A firearms bill that would greatly expand Minnesotans' right to use deadly force without facing prosecution is on its way to the floor of the House.
By a voice vote, the chamber's Judiciary Committee approved the bill, the first showdown of the legislative session over gun rights, Wednesday morning.
The committee hearing was a low-key rerun of a separate one held last week that was jammed with supporters of the bill, who call it the "Stand Your Ground" measure, and opponents, who call it the "Shoot First" bill.
Gun control advocates and organizations representing the state's police chiefs, sheriffs and officers reiterated their opposition to the bill, which, they say, could endanger their members. "To us, this is a huge officer safety issue," said Dennis Flaherty, executive director of the Minnesota Police and Peace Officers Association.
But Rep. Tony Cornish, R-Good Thunder, the bill's sponsor, repeated his contention that "we like to call it the self-defense bill -- it attempts to give more latitude to the homeowner."
Brushing aside opponents' contention that the change in the law would lead to an increasing number of dead trespassers, Cornish said it "doesn't allow you to shoot someone toilet-papering your tree."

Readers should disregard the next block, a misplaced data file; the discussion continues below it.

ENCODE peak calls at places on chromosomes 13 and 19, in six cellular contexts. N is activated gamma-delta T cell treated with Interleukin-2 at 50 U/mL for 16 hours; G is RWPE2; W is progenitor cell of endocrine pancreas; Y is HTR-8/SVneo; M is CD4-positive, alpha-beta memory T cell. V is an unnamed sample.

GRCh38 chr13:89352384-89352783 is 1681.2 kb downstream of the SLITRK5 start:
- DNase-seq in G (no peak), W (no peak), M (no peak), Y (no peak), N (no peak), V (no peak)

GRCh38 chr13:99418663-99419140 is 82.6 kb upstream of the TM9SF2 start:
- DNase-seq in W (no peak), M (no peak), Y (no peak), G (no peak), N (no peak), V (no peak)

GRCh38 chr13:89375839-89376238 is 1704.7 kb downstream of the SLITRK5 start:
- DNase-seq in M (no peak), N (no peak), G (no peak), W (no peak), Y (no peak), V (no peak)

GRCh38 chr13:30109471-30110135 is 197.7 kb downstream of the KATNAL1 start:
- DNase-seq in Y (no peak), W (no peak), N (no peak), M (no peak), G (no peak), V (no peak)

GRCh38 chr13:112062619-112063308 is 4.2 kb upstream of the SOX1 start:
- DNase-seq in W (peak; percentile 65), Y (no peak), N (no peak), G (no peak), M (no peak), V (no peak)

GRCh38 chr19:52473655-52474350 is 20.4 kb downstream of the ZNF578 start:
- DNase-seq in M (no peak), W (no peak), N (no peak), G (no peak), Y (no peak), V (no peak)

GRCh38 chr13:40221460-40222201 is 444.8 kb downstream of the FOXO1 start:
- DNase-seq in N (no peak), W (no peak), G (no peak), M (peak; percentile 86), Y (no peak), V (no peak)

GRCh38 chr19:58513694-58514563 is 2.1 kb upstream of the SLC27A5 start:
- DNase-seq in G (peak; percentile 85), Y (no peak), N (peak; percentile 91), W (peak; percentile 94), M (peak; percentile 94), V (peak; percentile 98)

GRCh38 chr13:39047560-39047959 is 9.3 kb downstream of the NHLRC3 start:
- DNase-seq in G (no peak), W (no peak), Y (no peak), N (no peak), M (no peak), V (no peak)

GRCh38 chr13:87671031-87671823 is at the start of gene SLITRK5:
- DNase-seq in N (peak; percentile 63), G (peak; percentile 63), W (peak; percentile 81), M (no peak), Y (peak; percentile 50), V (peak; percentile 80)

The bill would expand what is known as the Castle Doctrine and has long been close to the top of the wish list for gun rights supporters, who say they should have no obligation to flee an attacker. Although DFL majorities have been able to block it in recent years, it's expected to face few obstacles in this session's Republican-dominated Legislature.
Gov. Mark Dayton, who noted that he's a gun owner, said Wednesday he has strong concerns about the bill, saying he believes it could put law enforcement officers at risk.
House Democrats tried unsuccessfully Wedneday to derail it by sending it to another House committee.